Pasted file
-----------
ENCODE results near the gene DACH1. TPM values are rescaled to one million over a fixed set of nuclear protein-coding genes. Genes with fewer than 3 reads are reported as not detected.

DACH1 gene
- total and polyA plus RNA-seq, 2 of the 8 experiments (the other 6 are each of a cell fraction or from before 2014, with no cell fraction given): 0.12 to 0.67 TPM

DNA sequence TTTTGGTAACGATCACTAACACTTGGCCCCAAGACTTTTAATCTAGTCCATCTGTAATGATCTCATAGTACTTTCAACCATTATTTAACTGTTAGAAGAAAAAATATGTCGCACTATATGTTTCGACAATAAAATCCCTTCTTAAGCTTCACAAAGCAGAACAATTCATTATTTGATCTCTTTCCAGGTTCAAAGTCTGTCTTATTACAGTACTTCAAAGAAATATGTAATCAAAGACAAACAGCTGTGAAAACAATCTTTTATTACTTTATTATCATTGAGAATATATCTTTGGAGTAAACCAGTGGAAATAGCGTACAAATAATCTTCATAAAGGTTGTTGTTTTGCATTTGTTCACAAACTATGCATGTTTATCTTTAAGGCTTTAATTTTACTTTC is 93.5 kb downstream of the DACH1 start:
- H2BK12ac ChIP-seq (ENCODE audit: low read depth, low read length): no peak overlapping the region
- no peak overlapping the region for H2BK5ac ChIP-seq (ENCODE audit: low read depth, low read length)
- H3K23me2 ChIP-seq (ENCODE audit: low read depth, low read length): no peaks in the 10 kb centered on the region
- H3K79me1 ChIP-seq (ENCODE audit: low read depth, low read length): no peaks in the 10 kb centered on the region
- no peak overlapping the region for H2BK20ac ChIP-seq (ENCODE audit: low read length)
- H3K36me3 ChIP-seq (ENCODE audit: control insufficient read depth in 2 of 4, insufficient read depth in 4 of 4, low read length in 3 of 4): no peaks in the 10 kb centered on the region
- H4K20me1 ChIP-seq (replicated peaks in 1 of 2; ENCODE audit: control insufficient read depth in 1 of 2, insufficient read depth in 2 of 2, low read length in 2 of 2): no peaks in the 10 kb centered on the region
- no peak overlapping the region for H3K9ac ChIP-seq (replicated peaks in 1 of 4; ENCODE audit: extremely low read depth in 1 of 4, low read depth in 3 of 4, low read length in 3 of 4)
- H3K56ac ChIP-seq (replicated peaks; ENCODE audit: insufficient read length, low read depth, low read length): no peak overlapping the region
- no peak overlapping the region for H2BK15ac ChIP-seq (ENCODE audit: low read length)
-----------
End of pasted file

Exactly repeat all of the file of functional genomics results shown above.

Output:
ENCODE results near the gene DACH1. TPM values are rescaled to one million over a fixed set of nuclear protein-coding genes. Genes with fewer than 3 reads are reported as not detected.

DACH1 gene
- total and polyA plus RNA-seq, 2 of the 8 experiments (the other 6 are each of a cell fraction or from before 2014, with no cell fraction given): 0.12 to 0.67 TPM

DNA sequence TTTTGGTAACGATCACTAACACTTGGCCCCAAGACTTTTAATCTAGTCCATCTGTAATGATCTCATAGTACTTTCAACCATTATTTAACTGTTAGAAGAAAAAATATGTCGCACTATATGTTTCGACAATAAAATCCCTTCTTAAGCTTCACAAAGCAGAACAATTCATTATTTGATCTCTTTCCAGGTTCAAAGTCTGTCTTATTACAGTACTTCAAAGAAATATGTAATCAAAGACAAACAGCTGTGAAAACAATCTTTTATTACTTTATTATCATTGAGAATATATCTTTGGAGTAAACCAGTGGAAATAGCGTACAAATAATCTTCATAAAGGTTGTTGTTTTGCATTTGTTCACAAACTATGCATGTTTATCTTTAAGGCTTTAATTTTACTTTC is 93.5 kb downstream of the DACH1 start:
- H2BK12ac ChIP-seq (ENCODE audit: low read depth, low read length): no peak overlapping the region
- no peak overlapping the region for H2BK5ac ChIP-seq (ENCODE audit: low read depth, low read length)
- H3K23me2 ChIP-seq (ENCODE audit: low read depth, low read length): no peaks in the 10 kb centered on the region
- H3K79me1 ChIP-seq (ENCODE audit: low read depth, low read length): no peaks in the 10 kb centered on the region
- no peak overlapping the region for H2BK20ac ChIP-seq (ENCODE audit: low read length)
- H3K36me3 ChIP-seq (ENCODE audit: control insufficient read depth in 2 of 4, insufficient read depth in 4 of 4, low read length in 3 of 4): no peaks in the 10 kb centered on the region
- H4K20me1 ChIP-seq (replicated peaks in 1 of 2; ENCODE audit: control insufficient read depth in 1 of 2, insufficient read depth in 2 of 2, low read length in 2 of 2): no peaks in the 10 kb centered on the region
- no peak overlapping the region for H3K9ac ChIP-seq (replicated peaks in 1 of 4; ENCODE audit: extremely low read depth in 1 of 4, low read depth in 3 of 4, low read length in 3 of 4)
- H3K56ac ChIP-seq (replicated peaks; ENCODE audit: insufficient read length, low read depth, low read length): no peak overlapping the region
- no peak overlapping the region for H2BK15ac ChIP-seq (ENCODE audit: low read length)